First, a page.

The life sciences industry affects our lives – every day. Be it a diagnostic test, a prescription medicine, or even treatments for animals, we all benefit from advances.
With the increasing demand for products from our aging population, public investment is at all-time high– $1 billion in investment is forecast over the next ten years in Massachusetts alone. This industry, which formerly had plenty of options for leasable space, is actively seeking new opportunities for growth. Consigli is working on life science projects throughout the Northeast, including new development, renovations of existing buildings and tenant fit-outs.
We recently completed one such project for ImmuCell, a Maine-based animal health medicine manufacturer. We served as the construction manager to expand their Portland headquarters with a new, 16,000 SF cGMP facility for the production of a new biologic treatment of a common infection found in cows worldwide.
Immucell’s existing facility housed products regulated by the USDA; this new product requires more stringent FDA approval. The company decided to build a new facility for the product that would include space for fermentation, laboratory, processing and a storage warehouse.
As with the development of any new product, an aggressive schedule was required to have the facility up and running so they could adhere to their planned schedule for regulatory approvals; meaning the build-out had to happen over the course of 11 months.
Some of the steps taken to meet this challenging construction schedule include:
Construction began before design was complete. The cGMP facility was built in two phases. The first phase was the construction of the core and shell. This process began in September of 2016, and completing as much as possible before winter set in was a priority. The second phase was the fit-out, which focused on installation of production equipment and support space customized to the treatment’s unique manufacturing process. The fast-track construction schedule included major bid packages, such as high purity process piping and process control valves and automation, as well as long lead process-related equipment.
- Down-to-the-minute site coordination. To ensure there was no man-hour waste on the project, detailed coordination on site was of utmost importance. Our team utilized a number of tools and processes to expedite on-site activities:
- Technology. Utilizing BIM and 3D technologies ensured our team in the field would be able to get everything that needed to be in the space to fit as anticipated, such as making sure utilities that ran to work and lab stations fit above ceilings.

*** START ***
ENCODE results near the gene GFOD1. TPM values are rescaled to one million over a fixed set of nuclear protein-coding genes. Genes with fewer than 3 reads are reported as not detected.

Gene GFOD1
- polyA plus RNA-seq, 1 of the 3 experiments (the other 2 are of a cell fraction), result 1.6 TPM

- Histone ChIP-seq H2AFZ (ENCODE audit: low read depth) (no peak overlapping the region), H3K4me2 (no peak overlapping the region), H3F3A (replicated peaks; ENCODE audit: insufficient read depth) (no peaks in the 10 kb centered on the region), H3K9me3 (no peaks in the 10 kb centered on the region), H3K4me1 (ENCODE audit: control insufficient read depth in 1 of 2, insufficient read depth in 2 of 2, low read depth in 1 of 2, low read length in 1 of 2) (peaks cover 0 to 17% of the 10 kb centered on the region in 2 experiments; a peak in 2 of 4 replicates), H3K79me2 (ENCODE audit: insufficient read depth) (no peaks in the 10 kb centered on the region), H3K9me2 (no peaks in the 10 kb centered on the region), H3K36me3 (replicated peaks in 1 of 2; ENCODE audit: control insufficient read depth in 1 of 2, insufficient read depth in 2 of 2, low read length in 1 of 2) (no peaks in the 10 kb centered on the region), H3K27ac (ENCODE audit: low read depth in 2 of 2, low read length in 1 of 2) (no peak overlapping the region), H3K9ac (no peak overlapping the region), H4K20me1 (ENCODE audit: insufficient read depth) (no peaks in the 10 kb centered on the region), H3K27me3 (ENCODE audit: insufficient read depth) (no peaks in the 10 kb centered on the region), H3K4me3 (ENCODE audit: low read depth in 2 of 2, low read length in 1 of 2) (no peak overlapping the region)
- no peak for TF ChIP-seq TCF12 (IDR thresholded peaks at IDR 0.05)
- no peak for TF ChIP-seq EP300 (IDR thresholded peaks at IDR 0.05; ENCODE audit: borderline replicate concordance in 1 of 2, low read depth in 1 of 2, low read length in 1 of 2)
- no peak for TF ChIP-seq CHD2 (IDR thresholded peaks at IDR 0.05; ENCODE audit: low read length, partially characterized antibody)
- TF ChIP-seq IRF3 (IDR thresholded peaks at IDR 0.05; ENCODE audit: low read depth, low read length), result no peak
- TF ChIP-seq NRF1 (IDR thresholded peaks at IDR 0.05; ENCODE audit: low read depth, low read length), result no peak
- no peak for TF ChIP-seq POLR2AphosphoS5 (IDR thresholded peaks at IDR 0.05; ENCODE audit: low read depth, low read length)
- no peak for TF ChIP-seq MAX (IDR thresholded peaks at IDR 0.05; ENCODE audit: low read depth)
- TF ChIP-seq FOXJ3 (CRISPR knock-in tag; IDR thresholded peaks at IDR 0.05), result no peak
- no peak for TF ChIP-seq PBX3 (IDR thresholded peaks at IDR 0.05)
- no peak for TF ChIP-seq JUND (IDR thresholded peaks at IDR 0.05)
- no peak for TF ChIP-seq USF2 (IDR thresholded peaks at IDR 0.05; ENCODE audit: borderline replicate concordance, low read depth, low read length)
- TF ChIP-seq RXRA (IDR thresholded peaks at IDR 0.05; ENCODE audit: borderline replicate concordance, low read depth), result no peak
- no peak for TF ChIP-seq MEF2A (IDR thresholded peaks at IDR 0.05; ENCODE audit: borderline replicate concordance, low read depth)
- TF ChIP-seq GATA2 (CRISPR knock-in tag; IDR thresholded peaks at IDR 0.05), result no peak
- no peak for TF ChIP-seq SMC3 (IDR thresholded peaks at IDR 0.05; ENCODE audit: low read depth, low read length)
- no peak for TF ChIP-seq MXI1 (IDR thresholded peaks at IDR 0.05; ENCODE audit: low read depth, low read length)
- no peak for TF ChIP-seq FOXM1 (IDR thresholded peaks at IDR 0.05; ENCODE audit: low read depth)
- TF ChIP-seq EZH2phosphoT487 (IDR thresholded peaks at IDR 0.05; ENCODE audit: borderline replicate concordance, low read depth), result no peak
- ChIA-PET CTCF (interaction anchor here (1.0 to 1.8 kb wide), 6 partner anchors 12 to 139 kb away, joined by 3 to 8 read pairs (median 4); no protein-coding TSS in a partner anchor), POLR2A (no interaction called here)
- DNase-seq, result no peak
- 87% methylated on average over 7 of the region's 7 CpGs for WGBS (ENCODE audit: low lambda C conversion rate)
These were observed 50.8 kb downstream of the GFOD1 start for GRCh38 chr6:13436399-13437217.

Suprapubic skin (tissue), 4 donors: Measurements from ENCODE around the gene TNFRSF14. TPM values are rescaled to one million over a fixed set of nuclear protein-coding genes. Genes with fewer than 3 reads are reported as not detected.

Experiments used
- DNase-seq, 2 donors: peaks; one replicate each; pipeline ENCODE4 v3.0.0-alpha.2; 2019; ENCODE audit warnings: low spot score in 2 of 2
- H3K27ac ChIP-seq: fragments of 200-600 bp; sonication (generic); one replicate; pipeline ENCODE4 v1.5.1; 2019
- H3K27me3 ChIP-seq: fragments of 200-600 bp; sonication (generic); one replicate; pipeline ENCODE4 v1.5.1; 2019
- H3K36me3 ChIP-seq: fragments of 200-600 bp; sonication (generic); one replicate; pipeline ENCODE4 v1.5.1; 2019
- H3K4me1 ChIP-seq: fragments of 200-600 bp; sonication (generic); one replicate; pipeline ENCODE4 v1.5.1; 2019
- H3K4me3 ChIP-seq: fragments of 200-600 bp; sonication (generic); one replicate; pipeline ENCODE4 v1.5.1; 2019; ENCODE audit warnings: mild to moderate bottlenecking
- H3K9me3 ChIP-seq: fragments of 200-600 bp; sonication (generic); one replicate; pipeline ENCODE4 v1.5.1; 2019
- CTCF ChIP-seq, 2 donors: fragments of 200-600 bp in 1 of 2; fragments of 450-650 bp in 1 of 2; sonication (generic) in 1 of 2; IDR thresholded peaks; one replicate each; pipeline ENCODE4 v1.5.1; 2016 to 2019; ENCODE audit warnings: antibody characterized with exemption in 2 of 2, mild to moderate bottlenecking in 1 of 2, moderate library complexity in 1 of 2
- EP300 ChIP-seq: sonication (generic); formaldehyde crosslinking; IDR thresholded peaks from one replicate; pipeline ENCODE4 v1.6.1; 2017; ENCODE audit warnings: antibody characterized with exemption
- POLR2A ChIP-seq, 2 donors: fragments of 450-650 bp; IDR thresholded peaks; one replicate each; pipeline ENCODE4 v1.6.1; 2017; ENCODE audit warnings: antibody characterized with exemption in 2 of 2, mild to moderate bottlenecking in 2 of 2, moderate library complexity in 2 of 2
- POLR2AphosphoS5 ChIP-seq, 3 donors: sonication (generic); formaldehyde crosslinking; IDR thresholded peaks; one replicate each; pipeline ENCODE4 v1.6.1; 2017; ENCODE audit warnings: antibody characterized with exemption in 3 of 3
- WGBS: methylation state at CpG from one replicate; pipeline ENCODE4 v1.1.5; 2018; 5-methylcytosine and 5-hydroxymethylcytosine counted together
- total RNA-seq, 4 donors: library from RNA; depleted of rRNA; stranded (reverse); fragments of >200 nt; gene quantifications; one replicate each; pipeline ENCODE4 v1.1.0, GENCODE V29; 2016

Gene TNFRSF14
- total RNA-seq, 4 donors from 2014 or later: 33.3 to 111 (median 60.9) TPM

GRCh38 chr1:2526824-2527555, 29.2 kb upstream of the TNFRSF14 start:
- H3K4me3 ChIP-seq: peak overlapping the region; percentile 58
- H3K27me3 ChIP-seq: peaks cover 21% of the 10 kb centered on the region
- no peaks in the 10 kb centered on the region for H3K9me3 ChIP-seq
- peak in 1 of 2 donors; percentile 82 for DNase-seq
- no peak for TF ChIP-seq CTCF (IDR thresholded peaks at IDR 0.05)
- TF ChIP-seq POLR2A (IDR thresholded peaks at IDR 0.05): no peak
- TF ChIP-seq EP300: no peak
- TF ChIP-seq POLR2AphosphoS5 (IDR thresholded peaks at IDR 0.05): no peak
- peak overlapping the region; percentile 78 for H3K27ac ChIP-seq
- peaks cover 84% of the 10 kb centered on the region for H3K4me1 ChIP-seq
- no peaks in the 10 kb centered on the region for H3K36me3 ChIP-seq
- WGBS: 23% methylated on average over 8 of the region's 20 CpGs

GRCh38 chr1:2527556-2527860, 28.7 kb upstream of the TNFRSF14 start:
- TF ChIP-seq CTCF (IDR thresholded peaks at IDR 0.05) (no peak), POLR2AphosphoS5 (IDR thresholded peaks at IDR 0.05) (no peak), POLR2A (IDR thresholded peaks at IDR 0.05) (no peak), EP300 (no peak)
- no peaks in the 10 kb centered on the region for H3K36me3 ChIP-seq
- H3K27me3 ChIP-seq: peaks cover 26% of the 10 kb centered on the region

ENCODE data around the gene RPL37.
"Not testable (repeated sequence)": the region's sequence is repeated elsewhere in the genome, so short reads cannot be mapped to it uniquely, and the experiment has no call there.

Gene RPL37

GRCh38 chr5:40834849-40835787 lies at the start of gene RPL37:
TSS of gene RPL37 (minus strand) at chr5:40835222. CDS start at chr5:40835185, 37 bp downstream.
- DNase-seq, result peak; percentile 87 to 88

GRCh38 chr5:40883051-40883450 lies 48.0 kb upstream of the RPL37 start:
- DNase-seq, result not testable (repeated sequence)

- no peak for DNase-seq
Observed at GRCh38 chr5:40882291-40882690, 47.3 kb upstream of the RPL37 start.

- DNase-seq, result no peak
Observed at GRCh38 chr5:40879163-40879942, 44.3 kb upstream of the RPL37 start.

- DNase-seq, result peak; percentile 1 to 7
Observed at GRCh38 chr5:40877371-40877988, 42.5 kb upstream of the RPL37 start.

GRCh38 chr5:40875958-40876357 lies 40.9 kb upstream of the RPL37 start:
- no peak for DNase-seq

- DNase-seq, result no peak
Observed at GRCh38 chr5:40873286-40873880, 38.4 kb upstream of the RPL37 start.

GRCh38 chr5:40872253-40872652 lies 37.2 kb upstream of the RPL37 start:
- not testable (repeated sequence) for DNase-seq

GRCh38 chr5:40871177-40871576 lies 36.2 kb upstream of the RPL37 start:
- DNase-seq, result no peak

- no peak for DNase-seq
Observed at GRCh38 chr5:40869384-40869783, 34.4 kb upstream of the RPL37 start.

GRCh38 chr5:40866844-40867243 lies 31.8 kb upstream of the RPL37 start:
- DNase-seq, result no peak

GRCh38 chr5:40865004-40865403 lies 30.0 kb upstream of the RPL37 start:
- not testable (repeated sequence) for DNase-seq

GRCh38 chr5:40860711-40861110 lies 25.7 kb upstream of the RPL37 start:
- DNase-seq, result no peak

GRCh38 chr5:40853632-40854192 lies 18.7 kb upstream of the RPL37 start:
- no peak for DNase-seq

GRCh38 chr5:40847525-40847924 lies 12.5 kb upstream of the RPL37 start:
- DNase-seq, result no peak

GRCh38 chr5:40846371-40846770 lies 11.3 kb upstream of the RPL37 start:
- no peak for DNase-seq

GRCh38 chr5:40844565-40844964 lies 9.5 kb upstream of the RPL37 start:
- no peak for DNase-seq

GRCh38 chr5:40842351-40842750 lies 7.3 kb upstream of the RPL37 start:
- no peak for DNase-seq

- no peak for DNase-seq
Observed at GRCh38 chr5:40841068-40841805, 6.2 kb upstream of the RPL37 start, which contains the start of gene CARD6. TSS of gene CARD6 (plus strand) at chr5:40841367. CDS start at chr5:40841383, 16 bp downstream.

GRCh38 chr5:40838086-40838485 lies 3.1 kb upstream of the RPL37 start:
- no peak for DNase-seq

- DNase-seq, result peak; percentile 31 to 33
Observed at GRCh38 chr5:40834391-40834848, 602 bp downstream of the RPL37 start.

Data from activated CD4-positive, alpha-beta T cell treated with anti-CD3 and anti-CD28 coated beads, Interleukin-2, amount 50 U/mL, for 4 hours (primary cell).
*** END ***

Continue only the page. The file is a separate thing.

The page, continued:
- Materials verification. When building cGMP facilities, the successful execution of the project hinges on the accountability of the team for verifying every material brought on site. In an environment where even the smallest particle can disrupt the manufacturing and fermentation process, our standard operating procedures are essential to the operation of the facility post-construction.
- Limited materials on site. Once materials were verified, there was a finely tuned schedule for materials to arrive on site so they wouldn’t be in the way of workers who needed to easily move between rooms during the fit-out stage. We also employed a “nothing hits the ground” strategy; any materials brought on site were on a cart or pallet so they could be picked up with a pallet jack or easily moved.
- Coordination between vendors and the trades. LEAN practices were used to coordinate the significant amount of coordination that must happen with vendors installing equipment, as well as between the trades. MEP contractors shared a platform staging system to ensure pipes, conduit, and ductwork installation was as efficient as possible. We did pull planning for all trades, where the foreman coordinated in each space so the next trade could begin.
The opportunity to be part of the growth and the development of companies behind pioneering research, innovative solutions and lifesaving cures, allows us to contribute to progress each and every day.
Consigli is constantly researching ways to make the construction process more efficient; from worker productivity to technological innovation. We recently embarked on a study of the daily protocols required by our workers in clean room environments; from entering the building through gowning up and other protocols. This data shows that almost one-fifth of a worker’s day can be spent on maintaining protocols; so we’re finding new ways we can minimize the time it takes our workers to begin daily tasks in clean room environments while still adhering to strict guidelines…thereby maximizing progress and reducing project schedules in the process.